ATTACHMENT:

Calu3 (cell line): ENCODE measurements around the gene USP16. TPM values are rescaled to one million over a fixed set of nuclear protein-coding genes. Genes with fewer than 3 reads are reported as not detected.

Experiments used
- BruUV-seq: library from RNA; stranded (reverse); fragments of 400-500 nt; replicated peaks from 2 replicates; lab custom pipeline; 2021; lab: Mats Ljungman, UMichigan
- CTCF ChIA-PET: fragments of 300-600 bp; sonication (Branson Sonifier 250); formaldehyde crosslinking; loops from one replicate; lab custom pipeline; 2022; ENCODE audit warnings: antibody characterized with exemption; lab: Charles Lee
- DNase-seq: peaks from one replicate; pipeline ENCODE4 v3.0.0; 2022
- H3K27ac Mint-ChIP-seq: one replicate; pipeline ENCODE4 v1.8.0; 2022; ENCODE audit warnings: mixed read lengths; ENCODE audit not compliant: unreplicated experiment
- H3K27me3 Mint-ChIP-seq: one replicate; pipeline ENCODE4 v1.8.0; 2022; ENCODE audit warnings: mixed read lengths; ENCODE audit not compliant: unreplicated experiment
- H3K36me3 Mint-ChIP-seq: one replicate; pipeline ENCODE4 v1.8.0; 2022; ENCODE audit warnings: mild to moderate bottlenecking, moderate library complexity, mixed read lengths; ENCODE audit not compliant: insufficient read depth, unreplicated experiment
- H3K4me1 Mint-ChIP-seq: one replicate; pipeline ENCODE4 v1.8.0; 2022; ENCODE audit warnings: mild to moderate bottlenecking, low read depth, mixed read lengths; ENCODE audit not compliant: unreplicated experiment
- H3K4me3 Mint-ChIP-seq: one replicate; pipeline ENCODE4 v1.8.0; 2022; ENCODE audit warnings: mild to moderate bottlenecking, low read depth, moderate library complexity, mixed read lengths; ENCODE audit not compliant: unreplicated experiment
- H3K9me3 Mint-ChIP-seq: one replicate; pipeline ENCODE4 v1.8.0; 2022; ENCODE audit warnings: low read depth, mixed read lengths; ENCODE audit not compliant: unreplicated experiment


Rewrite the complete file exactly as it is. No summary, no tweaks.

Calu3 (cell line): ENCODE measurements around the gene USP16. TPM values are rescaled to one million over a fixed set of nuclear protein-coding genes. Genes with fewer than 3 reads are reported as not detected.

Experiments used
- BruUV-seq: library from RNA; stranded (reverse); fragments of 400-500 nt; replicated peaks from 2 replicates; lab custom pipeline; 2021; lab: Mats Ljungman, UMichigan
- CTCF ChIA-PET: fragments of 300-600 bp; sonication (Branson Sonifier 250); formaldehyde crosslinking; loops from one replicate; lab custom pipeline; 2022; ENCODE audit warnings: antibody characterized with exemption; lab: Charles Lee
- DNase-seq: peaks from one replicate; pipeline ENCODE4 v3.0.0; 2022
- H3K27ac Mint-ChIP-seq: one replicate; pipeline ENCODE4 v1.8.0; 2022; ENCODE audit warnings: mixed read lengths; ENCODE audit not compliant: unreplicated experiment
- H3K27me3 Mint-ChIP-seq: one replicate; pipeline ENCODE4 v1.8.0; 2022; ENCODE audit warnings: mixed read lengths; ENCODE audit not compliant: unreplicated experiment
- H3K36me3 Mint-ChIP-seq: one replicate; pipeline ENCODE4 v1.8.0; 2022; ENCODE audit warnings: mild to moderate bottlenecking, moderate library complexity, mixed read lengths; ENCODE audit not compliant: insufficient read depth, unreplicated experiment
- H3K4me1 Mint-ChIP-seq: one replicate; pipeline ENCODE4 v1.8.0; 2022; ENCODE audit warnings: mild to moderate bottlenecking, low read depth, mixed read lengths; ENCODE audit not compliant: unreplicated experiment
- H3K4me3 Mint-ChIP-seq: one replicate; pipeline ENCODE4 v1.8.0; 2022; ENCODE audit warnings: mild to moderate bottlenecking, low read depth, moderate library complexity, mixed read lengths; ENCODE audit not compliant: unreplicated experiment
- H3K9me3 Mint-ChIP-seq: one replicate; pipeline ENCODE4 v1.8.0; 2022; ENCODE audit warnings: low read depth, mixed read lengths; ENCODE audit not compliant: unreplicated experiment